January 7, 2013
by Alice Xin Liu
A propaganda chief has caused widespread outrage by censoring a Chinese newspaper’s New Year editorial. Southern Weekly, one of the most daring media outlets in the country, has fought back and attracted the support of netizens as well as ordinary folk, who protested today [7 January], calling for press freedom.
The Guangdong Provincial Propaganda Chief, Tuo Zhen, is said to have changed the heading and content of a 2013 new year editorial originally written by Southern Weekly editors. “China’s Dream is a Dream of Constitution” became “We Are Closer to Our Dream Than Ever Before.” No Southern Weekly editor knew until they saw the print edition.
Indignant, Chinese bloggers started discussing this as early as 2 January. In the next few days, noted figures were calling for Tuo’s resignation. Among them was Zhang Yihe, the writer whose memoirs have been banned on the mainland.
Today, after a night of criticisms of microblog platform Sina Weibo’s censoring of Southern Weekly journalists’ accounts — many of whom have either staged a walk out or spoken out — ordinary people in Guangzhou gathered and protested at the headquarters of Southern Weekly.
Wen Yunchao, a rights activist has collected over 100 photos of the protest on Google+. Most people held signs in support of Southern Weekly and in defiance of Tuo Zhen.
Netizens were also also outraged by a leaked microblog by the journalist Wu Wei, who wrote that he was forced to hand over the password to the Southern Weekly Sina microblog account to the editor-in-chief of the newspaper, Huang Can. Under guidance, a statement was then tweeted from the account, alleging that the New Year’s greeting was “drafted by personnel at Southern Weekly,” extending its apologies to readers for the errors on the front page that were committed due to “lack of time and negligence.”
This caused an uproar, not least because the errors were obviously caused by the propaganda chief, who slotted in his own comments, writing what he wanted without having it checked by news editors. Tuo Zhen is accused of deliberately condensing 2012 as he saw fit, for toeing the Party line, and putting a controversial passage on the front page the prestigious newspaper. The passage began:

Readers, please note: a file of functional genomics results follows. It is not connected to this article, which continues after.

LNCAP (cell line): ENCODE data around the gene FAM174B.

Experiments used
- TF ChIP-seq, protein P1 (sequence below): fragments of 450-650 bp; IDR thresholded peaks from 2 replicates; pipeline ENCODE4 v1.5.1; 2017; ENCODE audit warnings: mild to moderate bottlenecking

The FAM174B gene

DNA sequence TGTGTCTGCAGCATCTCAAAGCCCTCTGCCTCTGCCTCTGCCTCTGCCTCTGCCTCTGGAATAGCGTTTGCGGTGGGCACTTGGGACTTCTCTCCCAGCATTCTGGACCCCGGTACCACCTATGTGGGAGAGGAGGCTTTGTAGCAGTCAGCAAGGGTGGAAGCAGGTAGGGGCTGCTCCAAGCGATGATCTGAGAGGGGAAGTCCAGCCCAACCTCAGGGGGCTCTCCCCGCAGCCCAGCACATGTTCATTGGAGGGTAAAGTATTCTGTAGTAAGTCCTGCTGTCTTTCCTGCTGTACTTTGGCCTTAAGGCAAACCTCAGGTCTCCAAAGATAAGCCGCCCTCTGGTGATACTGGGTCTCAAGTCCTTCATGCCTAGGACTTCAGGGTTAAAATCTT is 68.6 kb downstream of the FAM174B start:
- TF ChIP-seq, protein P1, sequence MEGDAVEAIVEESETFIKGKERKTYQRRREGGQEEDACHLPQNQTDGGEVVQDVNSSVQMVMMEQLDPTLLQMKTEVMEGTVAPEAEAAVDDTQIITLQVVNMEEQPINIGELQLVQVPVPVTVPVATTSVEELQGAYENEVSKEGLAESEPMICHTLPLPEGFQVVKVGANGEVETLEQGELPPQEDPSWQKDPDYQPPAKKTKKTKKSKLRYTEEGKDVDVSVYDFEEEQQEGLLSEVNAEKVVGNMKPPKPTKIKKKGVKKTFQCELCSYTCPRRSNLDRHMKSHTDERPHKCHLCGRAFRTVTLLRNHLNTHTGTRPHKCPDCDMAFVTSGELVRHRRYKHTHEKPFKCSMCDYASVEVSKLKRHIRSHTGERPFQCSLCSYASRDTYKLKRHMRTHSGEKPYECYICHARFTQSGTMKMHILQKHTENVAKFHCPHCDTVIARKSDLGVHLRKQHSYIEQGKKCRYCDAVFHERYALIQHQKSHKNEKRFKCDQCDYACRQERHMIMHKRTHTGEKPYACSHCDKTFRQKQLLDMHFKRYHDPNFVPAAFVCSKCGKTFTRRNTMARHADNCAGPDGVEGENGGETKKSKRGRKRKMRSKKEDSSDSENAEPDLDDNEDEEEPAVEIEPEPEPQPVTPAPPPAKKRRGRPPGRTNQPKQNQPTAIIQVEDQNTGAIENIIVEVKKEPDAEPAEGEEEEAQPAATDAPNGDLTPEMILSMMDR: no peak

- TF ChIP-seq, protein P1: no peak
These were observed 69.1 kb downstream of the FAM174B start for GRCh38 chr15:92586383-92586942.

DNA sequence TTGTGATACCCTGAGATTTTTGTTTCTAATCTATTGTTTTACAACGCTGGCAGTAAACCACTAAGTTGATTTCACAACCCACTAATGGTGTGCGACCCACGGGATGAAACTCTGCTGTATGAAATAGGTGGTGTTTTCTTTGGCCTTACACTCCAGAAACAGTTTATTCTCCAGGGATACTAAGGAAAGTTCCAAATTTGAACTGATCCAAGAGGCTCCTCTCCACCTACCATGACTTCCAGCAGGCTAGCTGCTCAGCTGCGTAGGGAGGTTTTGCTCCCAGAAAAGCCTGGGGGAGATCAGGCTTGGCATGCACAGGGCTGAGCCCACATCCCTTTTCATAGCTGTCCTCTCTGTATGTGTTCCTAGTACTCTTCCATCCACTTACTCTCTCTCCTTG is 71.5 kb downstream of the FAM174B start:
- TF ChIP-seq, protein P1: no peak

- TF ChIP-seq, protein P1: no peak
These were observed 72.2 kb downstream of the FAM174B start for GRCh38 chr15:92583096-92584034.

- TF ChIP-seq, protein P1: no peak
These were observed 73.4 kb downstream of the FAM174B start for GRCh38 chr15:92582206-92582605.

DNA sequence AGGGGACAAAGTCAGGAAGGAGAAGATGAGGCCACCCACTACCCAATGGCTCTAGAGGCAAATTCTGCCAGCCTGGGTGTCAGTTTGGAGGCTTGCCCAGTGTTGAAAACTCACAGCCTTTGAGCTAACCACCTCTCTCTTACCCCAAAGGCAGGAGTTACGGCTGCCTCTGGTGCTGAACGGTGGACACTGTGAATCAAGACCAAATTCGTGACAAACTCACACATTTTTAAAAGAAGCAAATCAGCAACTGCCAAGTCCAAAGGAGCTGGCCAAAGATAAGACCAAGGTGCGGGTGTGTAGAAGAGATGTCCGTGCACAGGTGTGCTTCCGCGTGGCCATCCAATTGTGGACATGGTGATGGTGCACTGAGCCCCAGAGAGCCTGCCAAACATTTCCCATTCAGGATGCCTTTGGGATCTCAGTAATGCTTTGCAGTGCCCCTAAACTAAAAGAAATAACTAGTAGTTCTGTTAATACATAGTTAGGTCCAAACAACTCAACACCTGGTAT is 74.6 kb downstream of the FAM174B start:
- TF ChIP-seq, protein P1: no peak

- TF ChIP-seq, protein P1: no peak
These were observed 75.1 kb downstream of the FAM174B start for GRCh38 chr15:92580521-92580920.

Great Yu Controls the Flood, a story from two thousand years ago, taught us the Chinese people’s dream of peace, prosperity, and happiness, fought for through uniting in strength and indomitability.
Not only is this contrary to the message of the original Southern Weekly piece — asking for a “constitution realised and power effectively checked” — but there were two basic mistakes in the opening sentence: One was a wrong character — akin to a typo in English — used for the phrase “uniting in strength”; the other was that Great Yu controlled the flood four thousand years ago, not two.
Dozens of ex-Southern Weekly interns sent out an open letter condemning these mistakes. It was soon deleted by microblog censors. Other journalists at the paper have also commented on how angry they were at these mistakes.
They also rallied at the inside editorial, slashed and re-written without permission from editors.
Wang Xiaoshan, a noted journalist, wrote about holding a vigil for the many Southern Weekly journalists who are facing retribution for their outspoken defiance, with their jobs on the line.
In an open letter from 5 January, Southern Weekly staff wrote:
What happened three days ago was only a trigger. An incomplete calculation has showed that in 2012 Southern Weekly had 1,034 articles changed or killed. In the last year, the newspaper has suffered through unmatched censoring, killing off of articles or even whole pages.
We’re not afraid to offend because we think this concerns the fundamental position of the news media. And because it’s so fundamental, we must be plainspoken. We’re not acting as a result of holding a grudge, but due to the sense of dignity, responsibility, and feeling of achievement that one person should accord another.
Meanwhile, on 4 January Foreign Ministry spokeswoman Hua Chunying said during a weekly press conference:
There is no such thing as so-called media censorship in China. The Chinese government protects press freedom according to the law, and enables full supervision of opinion in the media and of its citizens.